The Arizona legislature, facing a billion dollar budget deficit, put forth the proposition, like many red states, that you can solve your problems by giving the poor the finger.
Their big plan to save the state oodles of money isn’t to raise taxes on the wealthy or take away some of their gifts to big business, it’s to set a limit on families receiving welfare to just 12 months, the harshest limit in the country.
Families receiving Temporary Assistance For Needy Families (TANF) are at the mercy of their state when it comes to benefit restrictions. After the program was turned into a block grant in 1996, states were given the right to build their own program restriction, built around federal guidelines. While most states set their limit on benefits at five years, the recent war on the poor has seen those limits decrease in a large number of states, but none so cruel as 12 months and done.
Studies have shown that people thrown off of welfare have few places to turn, and with issues of childcare, low job availability, and educational restrictions, a disastrous outcome of extreme poverty, homelessness, and criminal activity is almost inevitable.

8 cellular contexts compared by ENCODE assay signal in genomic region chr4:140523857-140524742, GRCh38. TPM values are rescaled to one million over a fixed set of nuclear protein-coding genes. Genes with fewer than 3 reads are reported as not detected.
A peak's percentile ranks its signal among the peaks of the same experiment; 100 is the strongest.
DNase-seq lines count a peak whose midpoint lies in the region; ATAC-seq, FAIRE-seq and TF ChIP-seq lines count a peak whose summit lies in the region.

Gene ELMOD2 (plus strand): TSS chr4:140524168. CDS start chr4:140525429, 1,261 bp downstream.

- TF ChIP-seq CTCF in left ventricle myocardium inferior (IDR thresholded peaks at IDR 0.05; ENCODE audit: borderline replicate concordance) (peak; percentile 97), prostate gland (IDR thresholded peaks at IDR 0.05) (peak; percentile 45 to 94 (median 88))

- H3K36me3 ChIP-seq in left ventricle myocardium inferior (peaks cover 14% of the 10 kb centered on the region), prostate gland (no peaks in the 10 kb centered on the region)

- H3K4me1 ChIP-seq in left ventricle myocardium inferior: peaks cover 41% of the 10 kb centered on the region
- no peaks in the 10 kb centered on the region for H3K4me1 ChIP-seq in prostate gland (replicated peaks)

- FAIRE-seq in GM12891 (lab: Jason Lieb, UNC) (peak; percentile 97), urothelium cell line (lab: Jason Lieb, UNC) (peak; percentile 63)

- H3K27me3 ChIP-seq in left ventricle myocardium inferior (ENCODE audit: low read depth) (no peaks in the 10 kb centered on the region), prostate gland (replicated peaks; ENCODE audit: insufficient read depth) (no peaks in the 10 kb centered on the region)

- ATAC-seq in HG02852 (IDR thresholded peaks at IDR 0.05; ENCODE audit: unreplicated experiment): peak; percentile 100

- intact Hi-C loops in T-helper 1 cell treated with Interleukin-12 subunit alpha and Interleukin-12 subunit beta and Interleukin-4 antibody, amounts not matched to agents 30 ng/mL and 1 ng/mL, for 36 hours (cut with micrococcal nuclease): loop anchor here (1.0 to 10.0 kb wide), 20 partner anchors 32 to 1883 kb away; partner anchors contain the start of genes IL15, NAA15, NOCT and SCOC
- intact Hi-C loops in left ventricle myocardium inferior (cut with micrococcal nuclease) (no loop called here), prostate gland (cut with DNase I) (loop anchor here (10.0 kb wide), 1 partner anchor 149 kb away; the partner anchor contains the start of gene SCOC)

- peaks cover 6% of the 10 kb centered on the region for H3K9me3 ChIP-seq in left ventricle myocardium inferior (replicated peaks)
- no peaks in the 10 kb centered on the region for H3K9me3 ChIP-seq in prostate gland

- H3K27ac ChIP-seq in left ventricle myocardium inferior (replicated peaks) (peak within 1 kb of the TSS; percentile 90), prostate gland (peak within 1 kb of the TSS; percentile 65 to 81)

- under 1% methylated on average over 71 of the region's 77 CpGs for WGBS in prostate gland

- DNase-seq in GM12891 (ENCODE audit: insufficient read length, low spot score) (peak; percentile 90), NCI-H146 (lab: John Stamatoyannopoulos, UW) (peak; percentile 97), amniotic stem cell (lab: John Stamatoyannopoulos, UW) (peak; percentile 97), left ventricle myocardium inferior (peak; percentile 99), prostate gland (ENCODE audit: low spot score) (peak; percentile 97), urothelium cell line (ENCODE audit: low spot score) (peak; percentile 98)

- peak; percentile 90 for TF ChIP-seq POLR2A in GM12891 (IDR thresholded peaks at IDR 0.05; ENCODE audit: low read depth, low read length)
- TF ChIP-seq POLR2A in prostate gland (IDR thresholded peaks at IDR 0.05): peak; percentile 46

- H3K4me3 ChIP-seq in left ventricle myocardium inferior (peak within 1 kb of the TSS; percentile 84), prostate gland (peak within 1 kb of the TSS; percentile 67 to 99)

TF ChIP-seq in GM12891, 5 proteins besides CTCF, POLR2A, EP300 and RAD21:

Arizona’s proposed restriction of 12 months is not only archaic and cruel, it won’t save all that much money. With a budget deficit of a billion dollars, is the $4 million really that important? Is taking away the sole source of income for 1,600 families going to solve your problems?
Of course not, but Republican politicians campaigned very successfully by vilifying the poor in 2014, so why not keep the trend going?
It makes no sense. Arizona’s economy is recovering with the rest of the nation. They rank 14th in job growth. With all of the positives, sending poor people into the streets, increasing homelessness and crime, so you can have a “we’re tough on welfare” soundbyte proves just how far the right will go to pander to their ignorant base.
Giveaways to big business are commonplace in Arizona. A $17 million sales tax exemption for manufacturing businesses that employ only 6% of Arizona’s workers could have covered that $4 million, no?
Who pays the price? Arizona’s families, particularly their children. The state currently ranks 46th in child welfare. Maybe by kicking more people off of public assistance to gain a few votes they can make it all the way to 50.
Featured image: screen capture from AZCentral